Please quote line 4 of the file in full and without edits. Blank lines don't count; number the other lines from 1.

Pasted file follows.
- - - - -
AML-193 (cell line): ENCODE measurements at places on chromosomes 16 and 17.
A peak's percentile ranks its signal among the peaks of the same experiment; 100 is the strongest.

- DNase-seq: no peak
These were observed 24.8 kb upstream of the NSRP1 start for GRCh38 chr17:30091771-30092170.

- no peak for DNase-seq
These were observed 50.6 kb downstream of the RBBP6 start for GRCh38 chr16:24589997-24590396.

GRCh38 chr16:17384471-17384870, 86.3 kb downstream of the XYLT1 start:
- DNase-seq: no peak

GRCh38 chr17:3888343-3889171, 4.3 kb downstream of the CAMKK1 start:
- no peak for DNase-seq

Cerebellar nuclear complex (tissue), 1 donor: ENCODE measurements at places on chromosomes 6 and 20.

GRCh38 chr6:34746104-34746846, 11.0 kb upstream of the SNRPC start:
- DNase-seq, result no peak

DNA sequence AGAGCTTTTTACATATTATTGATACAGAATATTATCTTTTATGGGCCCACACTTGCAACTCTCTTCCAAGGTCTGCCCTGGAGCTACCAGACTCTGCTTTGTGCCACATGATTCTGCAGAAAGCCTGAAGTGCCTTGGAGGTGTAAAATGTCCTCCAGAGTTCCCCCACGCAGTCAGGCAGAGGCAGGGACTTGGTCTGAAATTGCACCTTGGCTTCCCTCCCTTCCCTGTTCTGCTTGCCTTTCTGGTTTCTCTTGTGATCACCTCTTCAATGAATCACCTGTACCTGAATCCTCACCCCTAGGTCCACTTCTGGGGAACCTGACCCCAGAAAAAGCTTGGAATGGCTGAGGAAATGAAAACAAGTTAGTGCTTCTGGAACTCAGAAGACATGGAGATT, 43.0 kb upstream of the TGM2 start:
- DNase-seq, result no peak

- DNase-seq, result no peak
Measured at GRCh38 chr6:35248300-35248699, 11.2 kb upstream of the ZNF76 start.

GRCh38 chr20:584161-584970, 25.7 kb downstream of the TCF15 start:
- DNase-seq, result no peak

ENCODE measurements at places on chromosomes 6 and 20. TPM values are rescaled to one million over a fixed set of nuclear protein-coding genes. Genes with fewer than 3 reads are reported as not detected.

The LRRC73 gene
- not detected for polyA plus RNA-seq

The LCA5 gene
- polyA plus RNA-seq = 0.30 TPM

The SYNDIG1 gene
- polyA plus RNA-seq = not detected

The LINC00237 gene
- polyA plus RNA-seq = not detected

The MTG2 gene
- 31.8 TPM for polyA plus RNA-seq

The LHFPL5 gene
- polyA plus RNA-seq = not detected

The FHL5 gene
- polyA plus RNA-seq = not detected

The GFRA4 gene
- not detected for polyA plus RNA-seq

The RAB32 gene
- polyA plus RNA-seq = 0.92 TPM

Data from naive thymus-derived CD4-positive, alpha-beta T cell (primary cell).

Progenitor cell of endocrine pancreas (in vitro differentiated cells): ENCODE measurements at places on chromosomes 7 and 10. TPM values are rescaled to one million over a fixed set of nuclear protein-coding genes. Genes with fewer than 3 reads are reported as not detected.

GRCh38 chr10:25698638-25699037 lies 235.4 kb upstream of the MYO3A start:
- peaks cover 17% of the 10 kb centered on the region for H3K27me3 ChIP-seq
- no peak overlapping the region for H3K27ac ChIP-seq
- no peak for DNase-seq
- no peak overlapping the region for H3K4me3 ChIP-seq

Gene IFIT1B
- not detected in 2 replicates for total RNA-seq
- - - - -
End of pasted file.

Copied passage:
These were observed 24.8 kb upstream of the NSRP1 start for GRCh38 chr17:30091771-30092170.